- Conversations are more relaxed and less tense when walking
- Walking meetings improve energy and engagement
Next time you want to have a meeting - give it a go. Literally.
6. Working out at lunchtime
When you're a busy person, which many of us are, it can be hard to find time to work out. Lunch time is great opportunity to do it if:
- You can take (atleast) an hour for lunch
- You have a gym less than 10 minutes away
- You can work out intensely for (atleast) 30 minutes
- Your gym gear is prepped and ready to go
Not only will you give your body a break from sitting, but you'll:
- Be more productive
- Have more energy
- Be in a better mood
- Experience less back pain
If you can’t make it to the gym, plan to spend atleast half of it walking around – either outside, around your building, or within your building.
7. Add a few extra blocks to your daily commute or park farther away
This is pretty self explanatory and will result in a couple extra minutes of daily exercise you might not have otherwise been getting.
8. Get a headset
They say you gotta walk the walk AND talk the talk.
Whenever your phone rings, get out of your chair before you pick it up and don’t sit back down until you have hung up the phone. If you have a headset or cell phone, pace your office and get some steps in until you finish your conversation.
As Michael Kitces says in a 2015 blog, "even at a comfortable stroll (which is about 2mph to 2.5mph for most people), a one-hour conference call turns into a 2+ mile walk that hardly feels like working. Two hours of calls and you’ll knock out 4-5 miles in a day (which I track on my FitBit HR). Or as much as 20 extra miles of walking in a week. Which amounts to burning almost 2,000 additional calories. Which means you can lose half a pound a week (or more as you build a little more lean muscle mass), or shed about 25 pounds in a year, just by walking around while you’re doing the telephone calls you were doing anyway!"
9. Get a steps tracker
"The better your awareness, the better your choices. As you make better choices, you will see better results." - Anonymous
"Self-awareness is probably the most important thing towards being a champion." - Billie Jean King
The American Heart Association recommends that people get 10,000 steps a day. The average man is only taking 5,340 steps daily and the average woman takes 4,793. You don’t need anything fancy to track your steps- even a simple pedometer will help! I personally use a Fitbit, but you can use any of these top activity trackers.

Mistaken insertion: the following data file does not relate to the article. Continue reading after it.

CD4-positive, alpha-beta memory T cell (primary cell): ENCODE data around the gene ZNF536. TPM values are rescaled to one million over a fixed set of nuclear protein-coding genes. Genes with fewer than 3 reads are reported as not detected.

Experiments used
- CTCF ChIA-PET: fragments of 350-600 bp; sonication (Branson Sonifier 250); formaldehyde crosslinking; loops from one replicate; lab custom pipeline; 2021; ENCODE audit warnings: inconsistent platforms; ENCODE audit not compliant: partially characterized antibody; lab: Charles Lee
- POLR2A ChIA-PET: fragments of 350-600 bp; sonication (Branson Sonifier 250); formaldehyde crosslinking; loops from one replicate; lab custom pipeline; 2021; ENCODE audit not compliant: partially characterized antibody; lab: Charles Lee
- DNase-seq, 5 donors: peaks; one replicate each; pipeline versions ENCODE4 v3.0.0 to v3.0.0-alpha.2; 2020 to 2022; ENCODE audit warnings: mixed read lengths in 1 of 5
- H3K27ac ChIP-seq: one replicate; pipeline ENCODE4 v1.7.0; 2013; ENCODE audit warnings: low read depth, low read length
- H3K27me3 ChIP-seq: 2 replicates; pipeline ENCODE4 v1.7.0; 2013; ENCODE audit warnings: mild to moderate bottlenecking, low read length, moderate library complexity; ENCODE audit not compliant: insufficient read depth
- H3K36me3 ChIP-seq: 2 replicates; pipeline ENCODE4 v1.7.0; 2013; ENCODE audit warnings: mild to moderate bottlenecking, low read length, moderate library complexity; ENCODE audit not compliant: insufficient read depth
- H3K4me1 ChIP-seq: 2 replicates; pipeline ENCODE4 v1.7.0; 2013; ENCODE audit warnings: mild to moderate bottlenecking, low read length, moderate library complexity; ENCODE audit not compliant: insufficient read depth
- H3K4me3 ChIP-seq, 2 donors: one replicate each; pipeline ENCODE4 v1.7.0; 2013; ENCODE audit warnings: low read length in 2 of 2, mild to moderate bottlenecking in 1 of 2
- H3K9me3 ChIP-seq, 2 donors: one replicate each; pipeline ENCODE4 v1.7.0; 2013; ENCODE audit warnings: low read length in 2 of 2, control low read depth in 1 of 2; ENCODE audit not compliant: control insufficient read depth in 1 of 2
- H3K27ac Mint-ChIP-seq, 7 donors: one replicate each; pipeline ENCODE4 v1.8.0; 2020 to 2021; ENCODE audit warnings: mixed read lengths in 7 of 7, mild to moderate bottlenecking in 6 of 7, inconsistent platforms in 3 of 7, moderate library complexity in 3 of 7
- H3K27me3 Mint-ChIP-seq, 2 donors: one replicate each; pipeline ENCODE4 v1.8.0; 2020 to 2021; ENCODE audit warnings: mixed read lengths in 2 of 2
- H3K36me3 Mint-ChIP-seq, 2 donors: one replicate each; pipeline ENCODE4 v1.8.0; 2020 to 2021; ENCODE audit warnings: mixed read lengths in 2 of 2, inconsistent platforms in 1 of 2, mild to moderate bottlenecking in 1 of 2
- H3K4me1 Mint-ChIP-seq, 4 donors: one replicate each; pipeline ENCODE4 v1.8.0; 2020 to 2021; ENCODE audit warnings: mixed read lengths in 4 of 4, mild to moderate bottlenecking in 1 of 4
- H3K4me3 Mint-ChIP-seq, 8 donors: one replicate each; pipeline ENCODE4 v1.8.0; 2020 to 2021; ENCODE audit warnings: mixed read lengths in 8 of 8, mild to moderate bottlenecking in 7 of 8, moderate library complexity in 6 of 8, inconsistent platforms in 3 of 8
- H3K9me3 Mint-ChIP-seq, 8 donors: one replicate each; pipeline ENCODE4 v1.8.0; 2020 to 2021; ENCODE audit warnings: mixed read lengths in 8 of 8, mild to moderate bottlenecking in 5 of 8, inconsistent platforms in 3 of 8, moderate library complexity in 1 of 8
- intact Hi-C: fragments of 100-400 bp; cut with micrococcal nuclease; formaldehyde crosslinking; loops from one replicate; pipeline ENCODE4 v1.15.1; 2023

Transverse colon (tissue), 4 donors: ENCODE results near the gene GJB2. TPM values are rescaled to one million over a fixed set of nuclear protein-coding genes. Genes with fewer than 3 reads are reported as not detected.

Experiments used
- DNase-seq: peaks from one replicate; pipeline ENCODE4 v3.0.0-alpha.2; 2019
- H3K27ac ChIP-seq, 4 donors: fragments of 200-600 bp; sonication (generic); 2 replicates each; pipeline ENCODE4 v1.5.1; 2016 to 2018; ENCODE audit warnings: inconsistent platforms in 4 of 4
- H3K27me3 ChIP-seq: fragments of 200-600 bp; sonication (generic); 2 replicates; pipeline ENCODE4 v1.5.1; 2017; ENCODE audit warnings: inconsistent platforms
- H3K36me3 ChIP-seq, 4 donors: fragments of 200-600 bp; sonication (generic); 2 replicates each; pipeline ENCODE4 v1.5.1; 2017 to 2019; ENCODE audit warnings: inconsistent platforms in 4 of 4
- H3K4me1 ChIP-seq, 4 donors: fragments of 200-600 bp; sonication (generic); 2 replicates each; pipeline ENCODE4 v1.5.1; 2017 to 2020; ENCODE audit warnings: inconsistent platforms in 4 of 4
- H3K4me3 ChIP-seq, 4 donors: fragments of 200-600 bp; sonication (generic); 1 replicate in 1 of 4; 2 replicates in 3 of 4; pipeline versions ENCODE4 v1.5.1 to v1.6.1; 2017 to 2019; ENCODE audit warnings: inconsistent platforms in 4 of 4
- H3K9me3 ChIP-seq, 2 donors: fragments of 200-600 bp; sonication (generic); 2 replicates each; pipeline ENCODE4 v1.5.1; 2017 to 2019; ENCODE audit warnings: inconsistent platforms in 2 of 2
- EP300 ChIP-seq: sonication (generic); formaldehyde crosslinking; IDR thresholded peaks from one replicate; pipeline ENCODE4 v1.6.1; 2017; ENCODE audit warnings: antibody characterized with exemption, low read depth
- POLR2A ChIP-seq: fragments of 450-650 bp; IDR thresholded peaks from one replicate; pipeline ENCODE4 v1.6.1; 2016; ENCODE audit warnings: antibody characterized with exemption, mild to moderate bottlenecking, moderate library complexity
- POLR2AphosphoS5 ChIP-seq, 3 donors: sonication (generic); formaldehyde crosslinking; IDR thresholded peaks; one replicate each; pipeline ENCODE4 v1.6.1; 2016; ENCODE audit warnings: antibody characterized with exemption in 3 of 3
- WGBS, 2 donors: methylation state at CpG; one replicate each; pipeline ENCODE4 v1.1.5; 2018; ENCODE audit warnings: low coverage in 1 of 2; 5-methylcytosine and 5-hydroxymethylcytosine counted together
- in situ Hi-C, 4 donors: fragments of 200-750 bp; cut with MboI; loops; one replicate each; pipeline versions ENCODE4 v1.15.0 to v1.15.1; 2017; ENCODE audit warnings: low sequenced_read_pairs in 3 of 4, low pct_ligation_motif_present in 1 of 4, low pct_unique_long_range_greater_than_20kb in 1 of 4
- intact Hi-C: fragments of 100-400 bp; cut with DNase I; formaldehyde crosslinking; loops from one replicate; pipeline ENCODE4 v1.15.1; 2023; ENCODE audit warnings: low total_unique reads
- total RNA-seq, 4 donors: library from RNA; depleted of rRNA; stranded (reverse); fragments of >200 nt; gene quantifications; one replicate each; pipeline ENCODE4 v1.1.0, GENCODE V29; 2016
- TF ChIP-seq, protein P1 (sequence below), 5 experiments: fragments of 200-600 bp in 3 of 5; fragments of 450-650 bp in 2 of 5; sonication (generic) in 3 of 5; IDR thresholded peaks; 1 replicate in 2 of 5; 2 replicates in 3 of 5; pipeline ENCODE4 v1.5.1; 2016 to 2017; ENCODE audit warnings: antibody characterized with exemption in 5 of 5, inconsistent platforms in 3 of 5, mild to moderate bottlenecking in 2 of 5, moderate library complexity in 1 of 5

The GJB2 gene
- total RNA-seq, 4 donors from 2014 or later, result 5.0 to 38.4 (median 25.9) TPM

Turn it into a game! Have your coworker who has the least amount of steps at the end of the week buy lunch.
10. Re-organize the layout of your office
"If you're interested, you'll do what is convenient; if you're committed, you'll do whatever it takes." - John Assaraf
Often, we keep everything within arms reach - printers, filing cabinets, telephones, electricity outlets. Spread things out a bit so that you have to get up to complete tasks throughout the day.
Our clients, along with our family and friends, need us to stick around for a while. We should be doing what's in our control to make sure we're around and in good shape for as long as possible. Forgetting everyone else - we owe it to ourselves to take care of our bodies and minds. The things that are outside of our control are not worth our energy or stress, but things like how much activity we get throughout the day is something we have some power over. Use that power and don't be a desk potato!
To win a prize and be featured in next weeks blog as the The Most Active and Superfantastic Advisor of the Week, send a picture of your office exercise equipment, steps tracked on your fitbit, your team on a walk, or getting some activity during off business hours. Winner will be chosen next Wednesday.
Stay tuned for next week's blog with another business building idea, and if there's anything you're working involving marketing, annuities, or life insurance, let's set up a time to talk.